Medical staff, nurses, doctors, technicians, and support personnel at King Edward VII Memorial Hospital, ancillary services such as visiting nurses, Agape House, walk-in clinics, Emergency Medical Services, Child and Family Services, The Family Centre, The Salvation Army, The Bermuda Reading Clinic, Churches and Volunteer Food Kitchens, Age Concern, Meals-on-Wheels, Bermuda Fire Service, Bermuda Regiment Band many, many other anonymous individuals.

And the Bermuda Government itself, loosening pension withdrawal regulations and stepping up financial subsidies to stabilise struggling families’ financial stressors.

We will not forget their kindness, commitments, and personal support during a time as a community that we hope never to repeat.

The gratitude gesture

I encourage you to express gratitude personally next week to just one individual, a support service, a donor corporation, a volunteer or other, who supported and helped you manage through Covid and its aftermath. Or at any other time in your life.

The method of communication does not matter. Send a card, leave a message, or a text, or an e-mail is just fine.

I ask you to show your gratitude by seriously committing to taking this initiative.

You will make their day!

Gratitude is a powerful emotion. Gratitude helps bind us together.

Many people don’t realise how much a simple gesture of thanks can mean, research suggests, according to Richard Sima, in the Washington Post this week.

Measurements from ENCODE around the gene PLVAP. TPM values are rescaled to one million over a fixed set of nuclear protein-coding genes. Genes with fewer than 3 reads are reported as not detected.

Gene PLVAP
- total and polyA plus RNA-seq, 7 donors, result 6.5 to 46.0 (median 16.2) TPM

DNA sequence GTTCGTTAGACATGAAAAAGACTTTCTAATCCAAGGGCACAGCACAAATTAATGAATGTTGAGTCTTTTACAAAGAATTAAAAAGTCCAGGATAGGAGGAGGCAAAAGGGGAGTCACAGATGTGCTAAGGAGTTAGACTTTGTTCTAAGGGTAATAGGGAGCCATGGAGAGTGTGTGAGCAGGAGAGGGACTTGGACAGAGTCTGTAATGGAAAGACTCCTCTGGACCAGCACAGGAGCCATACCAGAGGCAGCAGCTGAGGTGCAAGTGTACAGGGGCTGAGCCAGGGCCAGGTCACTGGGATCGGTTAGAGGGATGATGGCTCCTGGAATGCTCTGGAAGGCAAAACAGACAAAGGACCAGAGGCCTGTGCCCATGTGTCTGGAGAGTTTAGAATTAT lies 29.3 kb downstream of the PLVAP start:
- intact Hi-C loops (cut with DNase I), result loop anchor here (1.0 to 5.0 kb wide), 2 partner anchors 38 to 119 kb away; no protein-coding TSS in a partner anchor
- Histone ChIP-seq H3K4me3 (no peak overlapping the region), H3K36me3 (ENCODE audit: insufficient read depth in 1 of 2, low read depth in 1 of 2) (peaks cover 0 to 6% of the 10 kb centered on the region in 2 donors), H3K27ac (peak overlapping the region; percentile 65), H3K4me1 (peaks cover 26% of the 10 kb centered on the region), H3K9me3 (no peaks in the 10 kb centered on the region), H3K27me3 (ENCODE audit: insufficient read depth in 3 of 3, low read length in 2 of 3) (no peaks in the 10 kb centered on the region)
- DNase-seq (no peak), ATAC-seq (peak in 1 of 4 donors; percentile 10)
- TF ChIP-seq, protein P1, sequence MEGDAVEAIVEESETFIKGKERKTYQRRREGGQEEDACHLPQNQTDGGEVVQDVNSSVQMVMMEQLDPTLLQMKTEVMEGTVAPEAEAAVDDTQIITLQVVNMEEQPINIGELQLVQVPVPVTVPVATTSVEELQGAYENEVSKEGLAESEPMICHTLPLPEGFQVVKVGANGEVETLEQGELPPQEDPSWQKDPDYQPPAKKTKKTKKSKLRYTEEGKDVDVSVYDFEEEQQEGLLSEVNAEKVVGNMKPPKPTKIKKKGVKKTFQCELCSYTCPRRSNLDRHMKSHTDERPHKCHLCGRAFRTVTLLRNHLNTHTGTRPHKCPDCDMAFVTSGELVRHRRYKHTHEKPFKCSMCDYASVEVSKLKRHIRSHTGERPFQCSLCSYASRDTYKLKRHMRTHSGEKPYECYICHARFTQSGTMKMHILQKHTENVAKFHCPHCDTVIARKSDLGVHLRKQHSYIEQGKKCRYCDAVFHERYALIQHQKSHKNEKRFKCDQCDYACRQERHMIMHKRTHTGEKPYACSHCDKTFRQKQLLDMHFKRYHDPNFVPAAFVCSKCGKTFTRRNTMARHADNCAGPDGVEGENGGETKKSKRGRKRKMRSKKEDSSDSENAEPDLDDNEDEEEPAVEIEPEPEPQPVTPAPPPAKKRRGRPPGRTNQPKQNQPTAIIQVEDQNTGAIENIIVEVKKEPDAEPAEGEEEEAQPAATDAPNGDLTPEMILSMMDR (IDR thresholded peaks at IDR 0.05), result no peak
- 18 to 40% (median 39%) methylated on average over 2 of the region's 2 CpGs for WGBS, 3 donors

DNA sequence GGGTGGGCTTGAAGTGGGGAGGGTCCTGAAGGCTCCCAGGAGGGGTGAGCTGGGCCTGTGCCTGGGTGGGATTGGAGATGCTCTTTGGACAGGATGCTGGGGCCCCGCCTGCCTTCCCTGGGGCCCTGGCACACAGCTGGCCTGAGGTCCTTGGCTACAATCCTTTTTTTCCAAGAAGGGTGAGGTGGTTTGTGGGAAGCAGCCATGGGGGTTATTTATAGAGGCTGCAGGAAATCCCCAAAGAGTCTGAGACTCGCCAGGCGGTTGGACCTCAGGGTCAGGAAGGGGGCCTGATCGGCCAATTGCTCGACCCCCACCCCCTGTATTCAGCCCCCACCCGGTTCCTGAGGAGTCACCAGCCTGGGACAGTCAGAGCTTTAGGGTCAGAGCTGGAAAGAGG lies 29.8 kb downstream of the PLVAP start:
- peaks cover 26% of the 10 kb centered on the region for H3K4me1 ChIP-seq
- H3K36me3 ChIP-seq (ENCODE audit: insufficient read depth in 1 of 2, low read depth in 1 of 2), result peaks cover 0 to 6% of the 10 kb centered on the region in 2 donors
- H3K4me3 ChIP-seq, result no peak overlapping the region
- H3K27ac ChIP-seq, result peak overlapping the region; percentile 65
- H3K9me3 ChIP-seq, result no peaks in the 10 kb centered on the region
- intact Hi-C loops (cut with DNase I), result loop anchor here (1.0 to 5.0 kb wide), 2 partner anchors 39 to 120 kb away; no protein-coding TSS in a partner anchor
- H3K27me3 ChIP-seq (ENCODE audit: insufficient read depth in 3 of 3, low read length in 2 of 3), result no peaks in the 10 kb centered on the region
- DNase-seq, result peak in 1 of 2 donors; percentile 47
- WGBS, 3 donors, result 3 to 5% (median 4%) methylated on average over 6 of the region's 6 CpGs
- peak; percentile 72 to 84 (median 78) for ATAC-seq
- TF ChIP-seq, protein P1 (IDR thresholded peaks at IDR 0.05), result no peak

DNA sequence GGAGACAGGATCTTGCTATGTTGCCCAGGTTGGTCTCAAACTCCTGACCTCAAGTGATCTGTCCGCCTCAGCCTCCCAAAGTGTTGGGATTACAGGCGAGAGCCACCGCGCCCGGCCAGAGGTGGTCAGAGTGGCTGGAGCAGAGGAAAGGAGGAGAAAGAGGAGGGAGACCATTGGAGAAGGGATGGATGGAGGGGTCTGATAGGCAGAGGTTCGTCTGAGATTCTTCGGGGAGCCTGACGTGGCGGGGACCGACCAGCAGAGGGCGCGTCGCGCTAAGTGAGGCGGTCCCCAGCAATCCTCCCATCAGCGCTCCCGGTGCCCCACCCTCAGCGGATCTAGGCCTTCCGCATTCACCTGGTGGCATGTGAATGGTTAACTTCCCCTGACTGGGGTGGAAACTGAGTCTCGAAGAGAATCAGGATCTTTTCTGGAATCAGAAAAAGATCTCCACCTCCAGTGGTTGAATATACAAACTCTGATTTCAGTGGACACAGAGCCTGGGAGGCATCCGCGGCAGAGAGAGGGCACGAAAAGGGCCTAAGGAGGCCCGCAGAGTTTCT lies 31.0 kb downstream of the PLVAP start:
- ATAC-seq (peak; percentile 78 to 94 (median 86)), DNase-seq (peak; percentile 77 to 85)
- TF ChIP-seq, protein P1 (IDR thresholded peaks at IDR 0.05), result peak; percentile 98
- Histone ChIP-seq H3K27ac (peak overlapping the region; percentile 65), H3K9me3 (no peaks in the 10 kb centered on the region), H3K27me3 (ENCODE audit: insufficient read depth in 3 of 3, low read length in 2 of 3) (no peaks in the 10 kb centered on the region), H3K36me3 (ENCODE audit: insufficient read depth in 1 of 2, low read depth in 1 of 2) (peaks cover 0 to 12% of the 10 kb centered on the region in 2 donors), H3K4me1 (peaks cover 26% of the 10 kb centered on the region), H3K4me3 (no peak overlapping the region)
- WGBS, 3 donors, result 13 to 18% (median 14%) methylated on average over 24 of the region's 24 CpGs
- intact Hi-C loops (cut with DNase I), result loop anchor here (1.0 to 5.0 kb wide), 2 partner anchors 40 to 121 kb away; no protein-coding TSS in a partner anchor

“Making an active intention to give thanks when you feel grateful can make a difference.

“At the end of the day, most people want to be valued. We need social relationships, we value social relationships, we crave being connected with other people. Gratitude is a unique catalyst for not only finding these connections but also strengthening them,” according to Sara Algoe, psychologist and director, The Emotions and Social Interactions in Relationships Laboratory at the University of North Carolina. “The ‘find-remind-and-bind’ theory proposes that:

• Feeling grateful helps us find new contacts,

• Reminds us that current connections care about us, and

• Binds us closer together.

Melody Beattie, American self-help author, more eloquently stated:

Gratitude unlocks the fullness of life.

It turns what we have into enough, and more.

It turns denial into acceptance, chaos to order, confusion to clarity.

It can turn a meal into a feast, a house into a home, a stranger into a friend.

Gratitude makes sense of our past, brings peace for today and creates a vision for tomorrow.

I leave you, dear readers, with a YouTube link to the free Alone Together, a musical tribute to all Covid frontline workers by world-famous cellist, Stjepan Hauser, in a special concert in his home town in the iconic Arena Pula, Croatia. He dedicated this performance to their amazing efforts around the world and to pay tribute to all that is good in humanity. It is beautifully done, emotionally stunning, and soul inspiring, https://www.youtube.com/watch?v=5eYuUAV4YE4

Martha Harris Myron is a native Bermuda islander with US connections. Author of Bermuda’s First Financial Literacy Primer – the Dawn of New Beginnings, a Google News contributor, and the Bermuda – Bermy Island Finance Blog. Contact: martha.myron@gmail.com

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Published November 26, 2022 at 8:00 am (Updated November 28, 2022 at 7:25 am)

Reasons to be thankful